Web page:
CERL in partnership with the Center for Civic Education (Home – civiced.org) has received a $11.65 million Supporting Effective Educator Development (SEED) grant from the U.S. Department of Education for $11.65 million. The project, We the People: Civics Empowers All Students (CEAS), employs an adapted version of the widely used We the People: The Citizen and the Constitution curriculum to encourage civic learning and participation among elementary and middle school students living in poverty, students of color, students with disabilities, and English language learners.
CERL in conjunction with the Center for Civic Education (Home – civiced.org) has received a $4.4 million grant from the U.S. Department of Education Innovation and Research Program for the James Madison Legacy Project Expansion: Empowering High-Need Students for Informed, Thoughtful, and Productive Citizenship (JMLPE).
Dr. Diana Owen and CERL researchers released a major report on the Center for Civic Education’s James Madison Legacy Project, a program of professional development for teachers of high-need students.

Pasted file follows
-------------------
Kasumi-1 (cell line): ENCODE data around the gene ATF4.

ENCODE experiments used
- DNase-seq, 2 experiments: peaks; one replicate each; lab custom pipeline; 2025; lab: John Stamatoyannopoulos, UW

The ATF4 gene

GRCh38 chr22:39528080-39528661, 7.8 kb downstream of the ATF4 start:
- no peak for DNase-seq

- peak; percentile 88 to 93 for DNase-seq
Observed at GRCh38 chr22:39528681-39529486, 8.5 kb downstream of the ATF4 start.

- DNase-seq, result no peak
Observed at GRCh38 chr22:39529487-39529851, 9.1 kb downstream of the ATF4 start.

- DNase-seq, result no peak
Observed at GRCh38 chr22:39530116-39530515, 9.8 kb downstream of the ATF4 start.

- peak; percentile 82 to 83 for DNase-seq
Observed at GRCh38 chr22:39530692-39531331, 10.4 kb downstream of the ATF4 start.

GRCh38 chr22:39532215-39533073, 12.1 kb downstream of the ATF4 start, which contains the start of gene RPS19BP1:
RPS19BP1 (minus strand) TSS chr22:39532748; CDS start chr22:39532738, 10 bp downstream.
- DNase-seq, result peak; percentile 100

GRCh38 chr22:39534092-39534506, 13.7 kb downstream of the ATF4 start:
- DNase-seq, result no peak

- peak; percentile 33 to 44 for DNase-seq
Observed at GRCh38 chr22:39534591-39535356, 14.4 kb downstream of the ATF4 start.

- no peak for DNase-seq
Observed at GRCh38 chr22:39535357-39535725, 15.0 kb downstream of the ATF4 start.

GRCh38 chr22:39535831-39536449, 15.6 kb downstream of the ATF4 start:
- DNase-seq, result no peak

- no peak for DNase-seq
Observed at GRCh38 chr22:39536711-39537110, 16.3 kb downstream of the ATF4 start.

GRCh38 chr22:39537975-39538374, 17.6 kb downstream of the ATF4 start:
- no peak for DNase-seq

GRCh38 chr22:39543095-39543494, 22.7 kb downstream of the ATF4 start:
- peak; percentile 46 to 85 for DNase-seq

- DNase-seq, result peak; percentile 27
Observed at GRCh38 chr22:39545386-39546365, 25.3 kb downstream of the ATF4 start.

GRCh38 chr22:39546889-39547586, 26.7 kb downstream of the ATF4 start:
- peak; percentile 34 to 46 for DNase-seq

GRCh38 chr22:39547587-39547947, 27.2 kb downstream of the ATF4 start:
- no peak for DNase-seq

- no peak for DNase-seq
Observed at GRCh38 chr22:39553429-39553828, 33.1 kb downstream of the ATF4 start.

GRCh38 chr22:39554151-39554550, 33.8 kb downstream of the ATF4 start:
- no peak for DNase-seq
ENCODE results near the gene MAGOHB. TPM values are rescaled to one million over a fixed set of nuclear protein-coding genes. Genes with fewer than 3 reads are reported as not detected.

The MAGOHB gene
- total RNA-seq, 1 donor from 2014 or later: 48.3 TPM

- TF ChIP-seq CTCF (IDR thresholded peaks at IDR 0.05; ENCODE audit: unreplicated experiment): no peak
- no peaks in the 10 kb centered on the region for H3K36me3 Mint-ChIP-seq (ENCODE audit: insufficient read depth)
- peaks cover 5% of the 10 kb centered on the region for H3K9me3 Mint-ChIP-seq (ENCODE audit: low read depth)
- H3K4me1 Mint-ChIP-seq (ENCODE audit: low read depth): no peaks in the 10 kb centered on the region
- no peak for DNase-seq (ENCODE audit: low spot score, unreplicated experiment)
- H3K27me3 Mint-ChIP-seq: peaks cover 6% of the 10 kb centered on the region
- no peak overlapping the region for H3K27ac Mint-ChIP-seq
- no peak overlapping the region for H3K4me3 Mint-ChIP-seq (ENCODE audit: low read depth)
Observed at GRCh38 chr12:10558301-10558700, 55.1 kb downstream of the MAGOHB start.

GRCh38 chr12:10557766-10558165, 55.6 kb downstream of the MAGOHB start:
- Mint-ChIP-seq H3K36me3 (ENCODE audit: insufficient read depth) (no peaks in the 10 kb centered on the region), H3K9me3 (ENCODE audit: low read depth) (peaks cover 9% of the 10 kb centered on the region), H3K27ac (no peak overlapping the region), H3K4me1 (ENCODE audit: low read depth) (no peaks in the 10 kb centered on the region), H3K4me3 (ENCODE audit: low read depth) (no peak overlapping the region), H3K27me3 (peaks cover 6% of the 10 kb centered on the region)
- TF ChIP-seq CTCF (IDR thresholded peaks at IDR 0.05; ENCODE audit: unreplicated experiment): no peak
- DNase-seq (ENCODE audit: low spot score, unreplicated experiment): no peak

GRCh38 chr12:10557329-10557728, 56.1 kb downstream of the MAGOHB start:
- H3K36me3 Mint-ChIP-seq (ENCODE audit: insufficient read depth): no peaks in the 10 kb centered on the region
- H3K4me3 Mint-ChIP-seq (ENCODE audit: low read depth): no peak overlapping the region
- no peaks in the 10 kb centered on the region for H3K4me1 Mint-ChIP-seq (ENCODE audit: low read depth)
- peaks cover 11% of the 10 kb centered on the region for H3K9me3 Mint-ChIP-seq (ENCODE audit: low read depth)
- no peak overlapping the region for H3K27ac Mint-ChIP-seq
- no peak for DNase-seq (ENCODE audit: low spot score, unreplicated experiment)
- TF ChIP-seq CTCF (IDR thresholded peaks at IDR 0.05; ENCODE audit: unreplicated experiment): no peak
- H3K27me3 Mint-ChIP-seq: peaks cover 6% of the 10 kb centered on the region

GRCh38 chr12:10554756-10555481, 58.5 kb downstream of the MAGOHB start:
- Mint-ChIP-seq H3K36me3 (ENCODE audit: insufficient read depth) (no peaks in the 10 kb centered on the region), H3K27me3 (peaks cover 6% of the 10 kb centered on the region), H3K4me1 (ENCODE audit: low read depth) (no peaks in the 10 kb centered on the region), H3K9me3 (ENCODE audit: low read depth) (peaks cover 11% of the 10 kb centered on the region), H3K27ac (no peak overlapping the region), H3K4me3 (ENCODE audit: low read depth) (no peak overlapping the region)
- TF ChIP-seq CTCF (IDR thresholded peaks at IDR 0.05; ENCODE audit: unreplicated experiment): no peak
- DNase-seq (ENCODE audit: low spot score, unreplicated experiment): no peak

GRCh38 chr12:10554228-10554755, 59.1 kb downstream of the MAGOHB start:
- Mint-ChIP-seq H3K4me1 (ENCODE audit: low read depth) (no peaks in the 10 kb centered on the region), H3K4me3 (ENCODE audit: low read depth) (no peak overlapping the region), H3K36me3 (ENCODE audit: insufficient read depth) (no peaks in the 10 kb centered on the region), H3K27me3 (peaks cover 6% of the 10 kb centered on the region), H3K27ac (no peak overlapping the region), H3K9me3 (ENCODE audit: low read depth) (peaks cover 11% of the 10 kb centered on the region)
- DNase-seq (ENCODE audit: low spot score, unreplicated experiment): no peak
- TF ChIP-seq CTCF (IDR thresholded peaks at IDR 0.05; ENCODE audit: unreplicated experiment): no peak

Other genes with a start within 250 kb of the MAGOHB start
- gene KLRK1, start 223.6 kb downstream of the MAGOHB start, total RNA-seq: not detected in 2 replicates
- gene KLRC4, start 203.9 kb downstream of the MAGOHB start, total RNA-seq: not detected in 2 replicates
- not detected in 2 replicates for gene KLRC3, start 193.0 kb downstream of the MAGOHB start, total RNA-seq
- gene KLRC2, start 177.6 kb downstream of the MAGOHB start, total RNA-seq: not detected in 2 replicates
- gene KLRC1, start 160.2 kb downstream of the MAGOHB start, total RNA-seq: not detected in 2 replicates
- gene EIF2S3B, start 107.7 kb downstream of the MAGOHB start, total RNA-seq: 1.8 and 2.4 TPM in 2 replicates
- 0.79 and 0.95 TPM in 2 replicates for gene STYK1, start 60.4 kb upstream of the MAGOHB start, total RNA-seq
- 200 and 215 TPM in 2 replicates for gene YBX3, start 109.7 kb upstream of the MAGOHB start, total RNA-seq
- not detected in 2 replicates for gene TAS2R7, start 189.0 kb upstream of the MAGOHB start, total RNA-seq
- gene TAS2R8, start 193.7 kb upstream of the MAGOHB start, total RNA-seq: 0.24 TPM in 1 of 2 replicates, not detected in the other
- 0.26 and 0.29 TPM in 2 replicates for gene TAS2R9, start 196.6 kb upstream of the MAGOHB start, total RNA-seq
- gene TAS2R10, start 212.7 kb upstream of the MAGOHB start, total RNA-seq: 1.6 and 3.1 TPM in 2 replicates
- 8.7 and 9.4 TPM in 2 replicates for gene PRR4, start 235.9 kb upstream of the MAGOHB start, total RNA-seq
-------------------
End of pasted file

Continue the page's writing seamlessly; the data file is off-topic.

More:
Dr. Diana Owen authored a major report on The State of Technology in Global Newsrooms for the International Center for Journalists (ICFJ). The 2019 study is a follow-up to the first-ever global survey on the adoption of new technologies in the news media that the team produced in 2017.
Professor Diana Owen was honored with the Best APSA Conference Paper Award by the Political Science Education Section at the organization’s annual meeting on August 30, 2019, in Washington, D.C. Her paper, “Teaching Civics to High-Need Students,” assesses the impact of different teaching pedagogies on high-need students’ acquisition of civic knowledge, skills, and dispositions.
The workshop, hosted at the Western Political Science Association Annual Conference, discussed how the JMLP professional development program empowers teachers to incorporate active learning pedagogies into civics and social studies classrooms and showcased research on the program.